A young woman by the window bothered by the loud construction work outside.

You know that it can be a challenge to get your partner’s attention if they have neglected hearing loss. First, you try to use their name. “Greg”, you say, but you used a regular, indoor volume level, so you get nothing. You try saying Greg’s name a bit louder and still nothing. So finally, you shout.

And that’s when Greg spins around with absolutely no recognition of his comedic timing and says crossly, “what are you shouting for?”

This interaction isn’t due to stubbornness or irritability. Hypersensitivity to loud sound is often reported in those with hearing loss. And this sensitivity to loud noises can help illustrate why Greg can’t hear his name at a normal volume but gets cranky when you shout at him.

Can hearing loss make loud sounds even worse?

Hearing loss can be a peculiar thing. The majority of time, you’ll hear less and less, particularly if your hearing loss remains untreated. But every now and then, you’ll watch a Michael Bay movie, or be talking with someone, or be eating in a restaurant, and things will get really noisy. Uncomfortably loud. Maybe the movie suddenly gets really loud or someone is shouting to get your attention.

And you’ll think: What’s causing this sensitivity to loud noise?

Which can also make you feel a little aggravated, honestly. Many individuals who experience this will feel like they’re going mad. That’s because they can’t get a handle on how loud anything is. Imagine, all of your friends, family, and acquaintances seem to validate you’re losing your hearing, but you have this sudden sensitivity to loud sound. How is that possible?

Auditory recruitment

A condition known as auditory recruitment can trigger these symptoms. this is how it works:

  • The interior of your ears are covered with tiny hairs known as stereocilia. When soundwaves enter into your ears, these hairs vibrate and your brain converts that signal into sounds.
  • Damage to these hairs is what causes age-related sensorineural hearing loss. Loud sounds can damage the hairs over time, and once they are injured, they are unable to heal. Consequently, your hearing becomes less sensitive. The more damaged hairs you have, the less you’re able to hear.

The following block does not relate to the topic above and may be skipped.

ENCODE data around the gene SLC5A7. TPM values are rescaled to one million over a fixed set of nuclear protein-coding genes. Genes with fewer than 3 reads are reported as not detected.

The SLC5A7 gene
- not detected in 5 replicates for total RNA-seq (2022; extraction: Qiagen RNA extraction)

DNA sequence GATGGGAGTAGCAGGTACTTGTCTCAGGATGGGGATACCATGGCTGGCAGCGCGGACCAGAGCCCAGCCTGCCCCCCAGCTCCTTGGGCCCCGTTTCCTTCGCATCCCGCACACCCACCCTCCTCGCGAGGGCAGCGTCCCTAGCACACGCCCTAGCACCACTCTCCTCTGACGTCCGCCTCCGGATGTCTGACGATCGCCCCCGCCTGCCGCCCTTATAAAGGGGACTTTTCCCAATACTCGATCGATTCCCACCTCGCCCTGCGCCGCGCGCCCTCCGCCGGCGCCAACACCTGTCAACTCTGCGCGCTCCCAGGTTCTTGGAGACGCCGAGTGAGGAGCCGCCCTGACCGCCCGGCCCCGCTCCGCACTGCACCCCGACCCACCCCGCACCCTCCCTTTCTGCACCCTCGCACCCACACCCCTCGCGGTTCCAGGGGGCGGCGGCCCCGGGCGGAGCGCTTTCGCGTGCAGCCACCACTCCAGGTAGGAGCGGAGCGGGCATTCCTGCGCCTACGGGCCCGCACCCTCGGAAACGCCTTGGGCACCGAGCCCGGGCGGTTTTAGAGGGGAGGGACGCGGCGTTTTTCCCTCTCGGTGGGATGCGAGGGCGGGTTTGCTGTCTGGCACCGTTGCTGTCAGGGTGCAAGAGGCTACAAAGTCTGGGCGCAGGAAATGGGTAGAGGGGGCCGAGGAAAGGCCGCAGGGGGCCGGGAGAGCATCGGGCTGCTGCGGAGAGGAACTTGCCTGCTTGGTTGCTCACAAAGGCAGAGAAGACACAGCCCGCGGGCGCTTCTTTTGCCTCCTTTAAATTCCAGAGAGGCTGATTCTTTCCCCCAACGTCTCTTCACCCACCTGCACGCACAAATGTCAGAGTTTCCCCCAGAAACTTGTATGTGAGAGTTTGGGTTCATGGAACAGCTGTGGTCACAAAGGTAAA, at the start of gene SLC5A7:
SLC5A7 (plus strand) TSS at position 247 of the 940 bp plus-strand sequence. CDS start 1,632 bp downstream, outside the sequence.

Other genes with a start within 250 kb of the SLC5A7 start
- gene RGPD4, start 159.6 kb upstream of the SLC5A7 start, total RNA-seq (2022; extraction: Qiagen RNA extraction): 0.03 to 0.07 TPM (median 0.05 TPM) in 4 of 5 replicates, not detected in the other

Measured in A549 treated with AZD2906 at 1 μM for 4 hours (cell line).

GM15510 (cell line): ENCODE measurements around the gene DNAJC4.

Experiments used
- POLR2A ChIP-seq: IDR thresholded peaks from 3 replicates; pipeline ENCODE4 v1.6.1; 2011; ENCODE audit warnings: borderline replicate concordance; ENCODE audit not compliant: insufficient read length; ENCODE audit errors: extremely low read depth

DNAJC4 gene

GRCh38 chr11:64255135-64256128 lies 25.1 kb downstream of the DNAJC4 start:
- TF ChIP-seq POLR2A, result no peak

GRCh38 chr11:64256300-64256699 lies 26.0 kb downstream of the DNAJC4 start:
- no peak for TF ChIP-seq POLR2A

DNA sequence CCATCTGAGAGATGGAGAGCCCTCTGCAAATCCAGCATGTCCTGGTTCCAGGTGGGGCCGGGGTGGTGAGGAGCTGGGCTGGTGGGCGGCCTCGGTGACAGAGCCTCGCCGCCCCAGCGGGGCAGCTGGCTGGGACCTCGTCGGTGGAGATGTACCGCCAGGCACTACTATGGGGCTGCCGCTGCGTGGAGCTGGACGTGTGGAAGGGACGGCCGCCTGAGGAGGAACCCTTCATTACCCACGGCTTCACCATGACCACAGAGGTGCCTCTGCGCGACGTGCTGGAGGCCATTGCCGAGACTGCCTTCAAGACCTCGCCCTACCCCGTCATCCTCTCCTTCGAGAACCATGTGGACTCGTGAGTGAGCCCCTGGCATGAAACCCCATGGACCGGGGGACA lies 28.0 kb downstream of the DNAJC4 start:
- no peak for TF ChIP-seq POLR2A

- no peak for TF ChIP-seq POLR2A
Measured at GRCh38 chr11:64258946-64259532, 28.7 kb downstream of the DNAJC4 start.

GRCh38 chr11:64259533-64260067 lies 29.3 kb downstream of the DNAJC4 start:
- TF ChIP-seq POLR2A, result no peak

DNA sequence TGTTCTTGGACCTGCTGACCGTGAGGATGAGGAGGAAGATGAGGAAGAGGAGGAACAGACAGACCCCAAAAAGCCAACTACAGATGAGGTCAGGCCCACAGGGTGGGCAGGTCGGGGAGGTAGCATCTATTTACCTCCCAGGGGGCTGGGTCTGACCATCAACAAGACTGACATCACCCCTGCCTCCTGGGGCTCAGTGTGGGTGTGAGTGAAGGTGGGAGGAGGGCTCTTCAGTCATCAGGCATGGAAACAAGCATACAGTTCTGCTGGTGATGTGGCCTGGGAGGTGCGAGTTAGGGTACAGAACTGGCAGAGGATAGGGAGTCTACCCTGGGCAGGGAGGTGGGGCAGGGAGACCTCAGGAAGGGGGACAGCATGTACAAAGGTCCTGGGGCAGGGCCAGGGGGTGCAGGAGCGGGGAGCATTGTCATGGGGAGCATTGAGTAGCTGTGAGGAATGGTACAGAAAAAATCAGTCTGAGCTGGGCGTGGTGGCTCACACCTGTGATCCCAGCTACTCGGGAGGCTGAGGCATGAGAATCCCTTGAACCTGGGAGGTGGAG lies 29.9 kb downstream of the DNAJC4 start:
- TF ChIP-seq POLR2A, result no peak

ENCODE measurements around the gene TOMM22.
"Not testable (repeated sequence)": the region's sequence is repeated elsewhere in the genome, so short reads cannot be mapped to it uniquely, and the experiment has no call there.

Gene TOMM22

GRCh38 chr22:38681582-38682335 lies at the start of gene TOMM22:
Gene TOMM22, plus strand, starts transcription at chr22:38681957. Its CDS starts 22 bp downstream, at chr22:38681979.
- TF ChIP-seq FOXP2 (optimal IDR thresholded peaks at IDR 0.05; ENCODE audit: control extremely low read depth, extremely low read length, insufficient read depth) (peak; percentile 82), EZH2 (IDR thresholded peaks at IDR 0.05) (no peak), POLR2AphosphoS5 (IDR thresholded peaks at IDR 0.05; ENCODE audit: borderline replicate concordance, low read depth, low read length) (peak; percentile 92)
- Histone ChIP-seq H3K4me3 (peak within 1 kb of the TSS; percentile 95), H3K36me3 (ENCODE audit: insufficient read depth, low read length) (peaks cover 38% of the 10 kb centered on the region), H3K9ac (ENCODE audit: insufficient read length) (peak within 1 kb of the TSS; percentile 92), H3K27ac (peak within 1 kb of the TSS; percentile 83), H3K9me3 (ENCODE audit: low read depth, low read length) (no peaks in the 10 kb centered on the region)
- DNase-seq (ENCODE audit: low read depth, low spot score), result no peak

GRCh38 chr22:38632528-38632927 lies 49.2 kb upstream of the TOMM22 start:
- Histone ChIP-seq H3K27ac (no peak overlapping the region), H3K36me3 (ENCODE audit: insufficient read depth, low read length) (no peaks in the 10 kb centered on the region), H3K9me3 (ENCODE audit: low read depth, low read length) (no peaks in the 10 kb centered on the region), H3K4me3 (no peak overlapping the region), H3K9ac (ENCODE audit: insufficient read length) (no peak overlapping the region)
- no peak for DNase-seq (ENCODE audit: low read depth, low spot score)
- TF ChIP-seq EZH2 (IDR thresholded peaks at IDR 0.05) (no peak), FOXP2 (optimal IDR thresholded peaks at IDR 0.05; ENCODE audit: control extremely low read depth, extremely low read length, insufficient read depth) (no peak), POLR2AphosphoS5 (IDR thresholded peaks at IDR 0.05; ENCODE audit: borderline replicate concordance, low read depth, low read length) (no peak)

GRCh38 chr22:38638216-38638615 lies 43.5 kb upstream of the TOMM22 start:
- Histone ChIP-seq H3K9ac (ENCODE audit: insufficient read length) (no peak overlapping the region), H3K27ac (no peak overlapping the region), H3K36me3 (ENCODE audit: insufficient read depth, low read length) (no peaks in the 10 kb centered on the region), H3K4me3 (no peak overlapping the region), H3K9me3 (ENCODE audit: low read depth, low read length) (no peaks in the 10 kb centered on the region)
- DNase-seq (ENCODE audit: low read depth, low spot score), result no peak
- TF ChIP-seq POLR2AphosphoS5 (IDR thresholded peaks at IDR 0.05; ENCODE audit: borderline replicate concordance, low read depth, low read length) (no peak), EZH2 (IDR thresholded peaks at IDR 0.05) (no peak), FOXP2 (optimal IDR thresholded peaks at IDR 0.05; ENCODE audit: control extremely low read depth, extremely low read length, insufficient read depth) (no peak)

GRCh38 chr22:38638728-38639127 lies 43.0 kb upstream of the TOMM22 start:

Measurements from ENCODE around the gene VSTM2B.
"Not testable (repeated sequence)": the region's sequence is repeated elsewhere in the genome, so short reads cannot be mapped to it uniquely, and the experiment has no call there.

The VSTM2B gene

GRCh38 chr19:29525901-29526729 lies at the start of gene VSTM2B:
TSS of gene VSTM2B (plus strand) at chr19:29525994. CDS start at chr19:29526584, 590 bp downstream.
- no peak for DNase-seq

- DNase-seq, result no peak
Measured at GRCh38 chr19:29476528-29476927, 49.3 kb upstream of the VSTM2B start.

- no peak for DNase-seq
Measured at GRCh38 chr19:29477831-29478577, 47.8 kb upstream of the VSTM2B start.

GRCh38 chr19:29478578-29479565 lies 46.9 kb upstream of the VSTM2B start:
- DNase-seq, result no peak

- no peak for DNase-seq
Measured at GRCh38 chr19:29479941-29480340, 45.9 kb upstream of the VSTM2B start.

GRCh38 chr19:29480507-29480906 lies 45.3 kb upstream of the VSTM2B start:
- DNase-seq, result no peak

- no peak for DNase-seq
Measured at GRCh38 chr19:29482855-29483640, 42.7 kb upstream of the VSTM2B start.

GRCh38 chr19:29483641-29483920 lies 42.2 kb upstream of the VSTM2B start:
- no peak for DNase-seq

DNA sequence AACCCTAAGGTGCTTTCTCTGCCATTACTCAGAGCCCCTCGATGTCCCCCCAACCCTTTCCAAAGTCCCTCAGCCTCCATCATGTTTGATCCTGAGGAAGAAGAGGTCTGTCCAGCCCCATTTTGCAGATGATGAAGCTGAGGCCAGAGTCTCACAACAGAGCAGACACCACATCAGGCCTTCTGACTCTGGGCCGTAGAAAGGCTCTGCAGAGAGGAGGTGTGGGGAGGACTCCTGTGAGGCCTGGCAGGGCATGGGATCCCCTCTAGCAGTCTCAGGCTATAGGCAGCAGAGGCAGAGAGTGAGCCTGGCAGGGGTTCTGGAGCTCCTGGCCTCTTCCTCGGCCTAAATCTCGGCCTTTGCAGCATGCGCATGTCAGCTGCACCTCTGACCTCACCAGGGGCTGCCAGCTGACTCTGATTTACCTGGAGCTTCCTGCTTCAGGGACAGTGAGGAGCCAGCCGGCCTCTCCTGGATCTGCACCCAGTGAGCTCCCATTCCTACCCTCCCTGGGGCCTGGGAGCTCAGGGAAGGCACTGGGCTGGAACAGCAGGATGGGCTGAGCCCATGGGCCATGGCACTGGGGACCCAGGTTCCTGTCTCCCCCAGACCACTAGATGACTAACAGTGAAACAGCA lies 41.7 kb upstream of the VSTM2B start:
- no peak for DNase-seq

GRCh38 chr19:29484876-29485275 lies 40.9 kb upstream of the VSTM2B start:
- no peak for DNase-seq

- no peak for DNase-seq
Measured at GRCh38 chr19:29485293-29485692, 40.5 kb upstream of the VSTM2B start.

• But this isn’t an evenly occurring process. There is always some mixture of damaged and healthy hairs.
  • So when you hear a loud sound, the impaired hairs “recruit” the healthy hairs (thus the name of the condition) to send an alarmed message to your brain. All of a sudden, all of the stereocilia fire, and everything becomes very loud.

Think about it this way: everything is quiet except for the Michael Bay explosion. So the Michael Bay explosion is going to seem louder (and more obnoxious) than it would otherwise!

Sounds like hyperacusis

You might think that these symptoms sound a little familiar. That’s likely because they’re often confused with a condition called hyperacusis. That conflation is, initially, reasonable. Both conditions can cause sounds to get really loud suddenly.

But here are a few considerable differences:

  • Hyperacusis isn’t directly related to hearing loss. Auditory recruitment definitely is.
  • Noises that are normal objectively will seem really loud for somebody who has hyperacusis. Think about it this way: A shout will still sound like a shout with auditory recruitment; but a whisper can sound like a shout with hyperacusis.
  • Hyperacusis is painful. Literally. Feeling pain is common for people who have hyperacusis. That’s not always the situation with auditory recruitment.

Overall, auditory recruitment and hyperacusis have a few superficially similar symptoms. But they are quite different conditions.

Can auditory recruitment be managed?

There’s no cure for hearing loss and that’s the bad news. Once your hearing goes, it’s gone. Treatment of hearing loss can prevent this, largely.

The same goes for auditory recruitment. But the good news is that auditory recruitment can be treated successfully. Usually, hearing aids are at the center of that treatment. And those hearing aids need to be specially calibrated. That’s why addressing auditory recruitment will almost always require scheduling an appointment with us.

The precise frequencies of sound that are causing your auditory recruitment will be identified. Then your hearing aids will be dialed in to lower the volume of those frequencies. It’s sort of like magic, but it’s using science and technology (so, not really like magic at all, but it works really effectively is what we’re trying to convey here).

Only certain types of hearing aid will be successful. The symptoms can’t be managed with over-the-counter hearing devices because they lack the technological sophistication.

Make an appointment with us

It’s essential that you recognize that you can find relief from your sensitivity to loud noise. You will also get the additional benefit of using a hearing aid to enhance your life’s soundscape.

But it all begins by making an appointment. Lots of people who have hearing loss cope with hypersensitivity to loud sound.

You can get help so call us.

Call Today to Set Up an Appointment

The site information is for educational and informational purposes only and does not constitute medical advice. To receive personalized advice or treatment, schedule an appointment.

Call or text for a no-obligation evaluation.

Schedule Now

Call us today.

Schedule Now